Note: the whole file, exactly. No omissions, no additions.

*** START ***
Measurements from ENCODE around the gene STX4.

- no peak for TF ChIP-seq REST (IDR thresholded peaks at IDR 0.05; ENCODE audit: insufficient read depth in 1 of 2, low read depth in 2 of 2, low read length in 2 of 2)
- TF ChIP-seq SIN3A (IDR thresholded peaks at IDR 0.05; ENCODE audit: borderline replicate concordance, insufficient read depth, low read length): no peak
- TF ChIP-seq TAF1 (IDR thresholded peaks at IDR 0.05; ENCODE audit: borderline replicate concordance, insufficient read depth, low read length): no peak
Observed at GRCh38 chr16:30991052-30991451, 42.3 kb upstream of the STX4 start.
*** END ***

Measurements from ENCODE around the gene STX4.

- no peak for TF ChIP-seq REST (IDR thresholded peaks at IDR 0.05; ENCODE audit: insufficient read depth in 1 of 2, low read depth in 2 of 2, low read length in 2 of 2)
- TF ChIP-seq SIN3A (IDR thresholded peaks at IDR 0.05; ENCODE audit: borderline replicate concordance, insufficient read depth, low read length): no peak
- TF ChIP-seq TAF1 (IDR thresholded peaks at IDR 0.05; ENCODE audit: borderline replicate concordance, insufficient read depth, low read length): no peak
Observed at GRCh38 chr16:30991052-30991451, 42.3 kb upstream of the STX4 start.